Can a friend or family member be a surrogate?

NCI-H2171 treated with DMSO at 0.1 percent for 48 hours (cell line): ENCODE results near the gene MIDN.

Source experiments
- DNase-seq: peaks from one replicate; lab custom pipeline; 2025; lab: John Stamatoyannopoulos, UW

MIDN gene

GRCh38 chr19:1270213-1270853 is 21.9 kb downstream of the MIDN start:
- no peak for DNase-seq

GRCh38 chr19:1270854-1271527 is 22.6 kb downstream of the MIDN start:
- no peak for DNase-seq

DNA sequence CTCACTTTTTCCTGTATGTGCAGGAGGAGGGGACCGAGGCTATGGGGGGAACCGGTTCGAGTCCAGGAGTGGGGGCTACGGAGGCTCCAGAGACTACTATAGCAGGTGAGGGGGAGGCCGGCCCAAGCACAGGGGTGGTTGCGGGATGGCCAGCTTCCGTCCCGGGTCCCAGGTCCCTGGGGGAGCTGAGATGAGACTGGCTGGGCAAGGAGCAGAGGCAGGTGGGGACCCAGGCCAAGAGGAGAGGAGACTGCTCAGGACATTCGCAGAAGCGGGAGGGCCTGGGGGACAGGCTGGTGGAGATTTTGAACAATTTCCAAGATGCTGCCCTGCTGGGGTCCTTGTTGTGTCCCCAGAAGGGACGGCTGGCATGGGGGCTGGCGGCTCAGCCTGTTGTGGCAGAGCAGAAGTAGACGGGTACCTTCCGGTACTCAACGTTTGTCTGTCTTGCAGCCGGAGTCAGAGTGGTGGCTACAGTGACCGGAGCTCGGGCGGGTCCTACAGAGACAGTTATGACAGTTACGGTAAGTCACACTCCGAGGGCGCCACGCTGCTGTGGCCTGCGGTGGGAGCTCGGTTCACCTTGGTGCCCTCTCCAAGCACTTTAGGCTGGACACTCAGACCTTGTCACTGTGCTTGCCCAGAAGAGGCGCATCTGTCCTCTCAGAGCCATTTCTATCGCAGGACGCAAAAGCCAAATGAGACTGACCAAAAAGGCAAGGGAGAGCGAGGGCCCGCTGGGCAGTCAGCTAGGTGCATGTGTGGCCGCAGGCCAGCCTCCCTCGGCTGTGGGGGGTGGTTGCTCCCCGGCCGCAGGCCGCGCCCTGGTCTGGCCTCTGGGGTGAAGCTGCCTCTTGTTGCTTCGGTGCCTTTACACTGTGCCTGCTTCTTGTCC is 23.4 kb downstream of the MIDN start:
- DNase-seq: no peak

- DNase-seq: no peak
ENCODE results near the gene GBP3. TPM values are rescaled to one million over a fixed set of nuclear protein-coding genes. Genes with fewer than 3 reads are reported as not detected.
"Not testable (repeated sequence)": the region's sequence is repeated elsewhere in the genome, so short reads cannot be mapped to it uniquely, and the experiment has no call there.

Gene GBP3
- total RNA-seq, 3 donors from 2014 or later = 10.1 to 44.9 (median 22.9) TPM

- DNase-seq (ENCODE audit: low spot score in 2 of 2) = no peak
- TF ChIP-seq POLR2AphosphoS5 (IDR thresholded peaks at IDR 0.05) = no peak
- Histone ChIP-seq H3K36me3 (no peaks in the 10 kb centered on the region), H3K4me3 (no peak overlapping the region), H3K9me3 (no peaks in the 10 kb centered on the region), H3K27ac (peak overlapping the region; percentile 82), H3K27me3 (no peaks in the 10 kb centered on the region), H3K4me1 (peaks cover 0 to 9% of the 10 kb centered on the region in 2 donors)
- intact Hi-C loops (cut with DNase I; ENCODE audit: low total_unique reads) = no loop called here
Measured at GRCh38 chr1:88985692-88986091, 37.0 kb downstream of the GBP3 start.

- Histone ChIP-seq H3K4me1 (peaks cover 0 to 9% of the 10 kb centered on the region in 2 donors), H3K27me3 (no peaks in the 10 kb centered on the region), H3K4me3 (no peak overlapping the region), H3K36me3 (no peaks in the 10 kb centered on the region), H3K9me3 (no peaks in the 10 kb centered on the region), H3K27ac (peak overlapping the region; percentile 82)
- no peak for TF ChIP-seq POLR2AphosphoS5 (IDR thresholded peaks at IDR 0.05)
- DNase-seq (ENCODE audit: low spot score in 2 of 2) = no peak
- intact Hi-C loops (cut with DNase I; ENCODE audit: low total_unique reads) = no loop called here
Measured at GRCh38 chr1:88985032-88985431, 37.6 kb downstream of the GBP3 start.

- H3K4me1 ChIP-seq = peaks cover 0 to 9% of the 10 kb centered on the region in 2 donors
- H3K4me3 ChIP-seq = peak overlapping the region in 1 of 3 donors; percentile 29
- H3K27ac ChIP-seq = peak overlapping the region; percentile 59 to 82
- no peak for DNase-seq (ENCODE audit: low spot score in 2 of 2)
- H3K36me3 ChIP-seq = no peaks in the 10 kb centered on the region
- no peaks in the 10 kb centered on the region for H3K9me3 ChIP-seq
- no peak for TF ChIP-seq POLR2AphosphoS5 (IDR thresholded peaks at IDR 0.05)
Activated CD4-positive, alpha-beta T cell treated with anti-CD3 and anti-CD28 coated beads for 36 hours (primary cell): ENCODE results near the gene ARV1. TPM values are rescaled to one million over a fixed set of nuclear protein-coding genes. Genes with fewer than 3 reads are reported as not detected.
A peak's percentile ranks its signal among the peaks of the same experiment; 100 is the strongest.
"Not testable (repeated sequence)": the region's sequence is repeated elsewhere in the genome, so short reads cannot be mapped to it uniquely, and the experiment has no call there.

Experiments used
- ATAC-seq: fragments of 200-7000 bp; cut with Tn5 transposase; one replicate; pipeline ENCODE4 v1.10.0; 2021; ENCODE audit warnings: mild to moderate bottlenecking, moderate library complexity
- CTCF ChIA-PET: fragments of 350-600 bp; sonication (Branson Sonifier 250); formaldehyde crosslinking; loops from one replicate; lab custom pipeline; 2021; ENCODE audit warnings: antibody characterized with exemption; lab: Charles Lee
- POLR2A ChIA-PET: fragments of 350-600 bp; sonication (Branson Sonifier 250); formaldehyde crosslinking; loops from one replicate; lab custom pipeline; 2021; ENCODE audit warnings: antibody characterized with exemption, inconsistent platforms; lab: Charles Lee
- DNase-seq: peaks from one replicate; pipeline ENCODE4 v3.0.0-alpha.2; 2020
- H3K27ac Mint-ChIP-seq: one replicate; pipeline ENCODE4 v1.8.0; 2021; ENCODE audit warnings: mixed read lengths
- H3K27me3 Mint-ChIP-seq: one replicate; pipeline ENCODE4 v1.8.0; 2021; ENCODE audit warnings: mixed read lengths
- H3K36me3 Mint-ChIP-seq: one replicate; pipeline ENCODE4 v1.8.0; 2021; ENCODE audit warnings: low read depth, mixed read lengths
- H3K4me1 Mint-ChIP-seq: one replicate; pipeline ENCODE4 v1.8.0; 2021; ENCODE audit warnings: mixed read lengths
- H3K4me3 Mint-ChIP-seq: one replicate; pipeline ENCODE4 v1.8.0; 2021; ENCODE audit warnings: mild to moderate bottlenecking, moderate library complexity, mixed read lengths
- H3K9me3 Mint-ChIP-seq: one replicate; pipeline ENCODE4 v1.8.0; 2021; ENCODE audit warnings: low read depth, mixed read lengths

My mother was an invaluable resource when I experienced seemingly endless years of infertility and ultimate surrogacy journey. She helped with research, made phone calls, sat with me in doctors’ waiting rooms, and scheduled medical appointments. I knew she would do whatever it took to help me build my family. At one point, my then 60-year-old mother half-jokingly even offered to be my surrogate. We brushed off the idea due to her age (sorry mom!), however, family working together in family building efforts is surprisingly quite common for many reasons. In fact, in November 2020, 51-year-old Julie Loving, from Illinois, gave birth to her own grandchild as she successfully acted as a gestational surrogate for her 29-year-old daughter who was struggling for years with infertility and pregnancy complications[1]. Family reproductive assistance was also reflected on the big screen in Paul Giamatti’s and Kathryn Hahn’s 2018 film, Private Life, where Paul and Kathryn’s characters’ failed adoption and IVF efforts lead to the leading couple attempting to receive donated eggs from their 25-year-old niece. Is involving family directly in the third party reproductive equation ethical, legal, or socially acceptable? You can’t choose your family, but you can choose your donor or surrogate. While working with a family member may be the ideal option for third party reproduction for a variety of reasons such as genetic kinship or saving on costs, it must be a very well thought out and fully considered endeavor to avoid a negative impact on the family dynamic. Before embarking upon working with a family member to either donate genetic material or act as a surrogate, the parties need to first take a big step back before moving forward to carefully analyze the legal, psychological, and medical risks and potential complications involved with the applicable third party reproductive process. There are two broad categories of family related reproductive matters typically accepted by third party reproduction professionals: (i) intragenerationally where the arrangement involves family of a similar age such as a first- or second-degree family member (i.e. sister, brother, or cousin) donating genetic material to an intended parent, or (ii) intergenerationally, as seen with the grandmother surrogate, where a parent or grandparent may assist their children either genetically with gamete donation or as a surrogate. As a third party reproductive attorney working with so many different types of arrangements for intended parent(s) considering surrogacy and sperm/egg/embryo donations, I see that it is actually quite common for family members to step in to assist one another with intrafamilial donations and surrogacy. It truly is a beautiful act and experience to witness this during the legal process. The most common way I see family assist each other is through sperm or egg donation. With the donation of a family members’ sperm or egg, to be used with the genetics of the non-genetic partner/spouse of the recipient couple, this allows a couple to have a familial genetic connection to their child(ren) since the embryo is created from their family members genetics joined with their partner’s/spouse’s genetics. I see family genetic donations not only with same sex couples receiving a family member’s eggs, but also with those who suffer from infertility and receive either a donated egg, sperm, or even a donated embryo from their generous family member. I have also been involved in matters where family members – be it sisters/cousins/aunts, etc. have acted as gestational surrogates for the intended parent(s). Even though there is no genetic connection of the family member surrogate to the intended parent(s) since I am referencing gestational surrogacy (and not traditional surrogacy with the use of the surrogate’s egg), it still may provide comfort to the intended parent(s) working with family, and can potentially save on costs and matching up with a suitable surrogate wait times. For some intended parents, the cost of a matching agency or typical payments made to a donor or surrogate are out of their budget, and working with a family member is a financially feasible means to have a child as many times family matters involve an altruistic arrangements. Best Practice and Red Flags with Intrafamiliar Donations and Surrogacy Pursuant to the Ethics Committee of the ASRM’s article titled Using Family Members as Gamete Donors or Surrogates[2] (“ASRM Article”), certain family matters in third party reproduction are considered ethical, however, there are heightened considerations that must be taken into account prior to embarking upon a family match. Working with family in a third party reproduction journey requires the same medical, psychological, and legal steps as if one was working with an unfamiliar or unrelated person, however it adds additional counseling from various professionals to ensure that all parties have voluntarily made informed consent to the process involved. First off, it seems to go without saying that when receiving any genetic material from a family member that the use of the genetic material is not mixed with the genetics of the genetic recipient/intended parent as that would be an “incestuous union” prohibited per the ASRM and by many laws. The ASRM Article states, “while familial collaboration may offer advantages over the use of non-family donors and surrogates, it may also present unique problems. These problems include issues of apparent incest (i.e., sexual relations between two closely related individuals) or consanguinity (i.e., marriage and reproduction between individuals who are closely related genetically), undue influence to participate, and confused parentage for resulting children.” It may be difficult when working with a family member to understand why certain practices need to be followed, such as independent legal counseling and psychological counseling by a qualified mental health professional. Either the parties cannot justify the added financial expense of these steps or do not initially see the value or necessity since they are all family, however, family matters actually heighten the necessity of these best practices. Medical Intrafamiliar Considerations: Before diving too deep into considering a familial collaboration, it is important to inquire right off the bat whether your clinic approves the anticipated family relationship arrangements as not all clinics accept all forms of intrafamiliar arrangements. If approved by the fertility clinic, the surrogate or donor family member will proceed with the clinic’s required screening protocol which will includes, in part, genetic and infectious disease screening, at the expense of the intended parent(s). The fertility clinic plays a critical role in the process of informed consent as to the medical risks involved in the process and all parties involved should consult with the fertility clinic about such risks. Psychological Intrafamiliar Considerations: Parties considering family reproductive matters may want to consider performing a preliminary psychological evaluation prior to embarking on their journey to ensure that from a social and psychological standpoint, everyone feel comfortable and are educated about the emotional considerations with the anticipated process between family members. Family building is an emotionally charged process and adding your own family in the equation raises concerns of potential undue influence or coercion (be it intentional or unintentional influence), and challenges to personal autonomy of the family member donor or surrogate. Potential clients often times ask if the psychological evaluation is truly needed when working with family since in many states, the psychological evaluation is not required by law. It is absolutely a best practice, and in some instances required by state law, for the parties to perform an official mental health evaluation, paid for by the intended parents, before the parties’ contracts are drafted and well before any donation or surrogacy matter starts with the fertility clinic. In family collaboration matters, the parties may contemplate participating in continued psychological care both through the pregnancy and following the delivery of the child. The payment obligations of the intended parents for this continued psychological care of the family member surrogate/donor can be addressed in the parties’ applicable legal agreements. A mental health evaluation can help the parties not only process the emotional considerations between the direct parties involved, but it can provide guidance and help setting expectations on how to talk to others family members, the community at large, or the children conceived from the process as to the method of conception involving a family member. A properly performed mental health evaluation not only helps establish and set the expectation between the parties, but also helps protect the welfare of the unborn child as it can flush out the emotional considerations that come into play. The outcome of discussions from the mental health evaluation may also be incorporated into the parties legal agreements addressing the parties preferred confidentiality language, sharing with the child how they were conceived, and guidelines on future contact between the applicable family members. The ASRM Article references concerns that need to be analyzed and include some of the following: Intrafamilial collaborative reproduction raises ethical concerns distinct from concerns raised by other donor or surrogate arrangements. Can a donor or surrogate closely tied to and perhaps dependent on the recipient couple make a free and fully informed decision? What are the consequences of the unusual resulting relationships on the donor or surrogate, donor-conceived persons, and rest of the family? What are the consequences of the creation of new genetic relationships that would be otherwise impossible? The lack of information regarding these important questions illustrates the knowledge gaps that should be the subjects of formal investigation. In the meantime, providers should not hesitate to share these concerns in the course of counseling their patients Legal Intrafamiliar Considerations: A hopeful intended parent should also discuss the family collaboration arrangement with an experienced third party reproductive attorney licensed in the applicable state of the arrangement to ensure it complies with the applicable state law. If the matter ultimately proceeds forward following medical and psychosocial approval of all parties involved, the intended parents will need to be represented by their own attorney, and the intended parent will need to pay for an independent attorney for their family member surrogate or donor, to ensure that all parties are adequately represented. It may be challenging for family members to understand why all parties need independent legal representation since there is a high level of trust between family and many times, they do not want to incur the added cost. It is imperative that all parties be separately represented, and sometimes separate legal representation is required by state law, to ensure that the parties have freely and voluntarily entered into the matter knowing all legal risks involved in the process and codifying this informed consent, among other obligations, in writing. With matters of family gamete donation, the donor will have a genetic connection to the child and it is more likely that they will be involved in the child’s life than that of an anonymous gamete donor. The need for clear legal documentation ensuring that the parental rights of the parties is spelled out is imperative with family donations. The parties need to be properly counseled on the point that while the gamete donor is family, genetically related to the child, and involved in the intended parents and child’s life in the future, the donor does not have any legal rights or ability to enforce visitation if the intended parents decide to sever ties with the gamete family member donor in the future. Family and money can be complicated; setting baby making aside, however, it is important for the parties to breach the subject of the financial arrangement between the parties at the beginning of the process. At a minimum, the intended parents should be responsible for the medical expenses and any out of pocket expenses of their family member associated with the process. Whether or not the family member surrogate/donor is being compensated for the donation or surrogacy needs to be evaluated per the applicable state law and discussed with your attorney. In many (but not all), family collaborate matters, the family member surrogate/donor either receives a reduced compensation package or no compensation at all from the intended parent(s)– but is instead a more altruistic arrangement – being reimbursed for any out of pocket expenses and medical expenses are paid for. The take away is that the path to parenthood via the help of family requires some extra love, time, and consideration, and parties should never try to skip any steps in the process relating to the medical, legal and psychological screening processes to provide the greatest likelihood of a positive and successful intrafamiliar reproductive match. [1] [2];!!K7bXOScpug!31kqQd1PGiAKot5GMDwOUJT_DDmZ137d3HevJa5XpYHcVsdmotOjsIyHdrLLuCgTGPQ$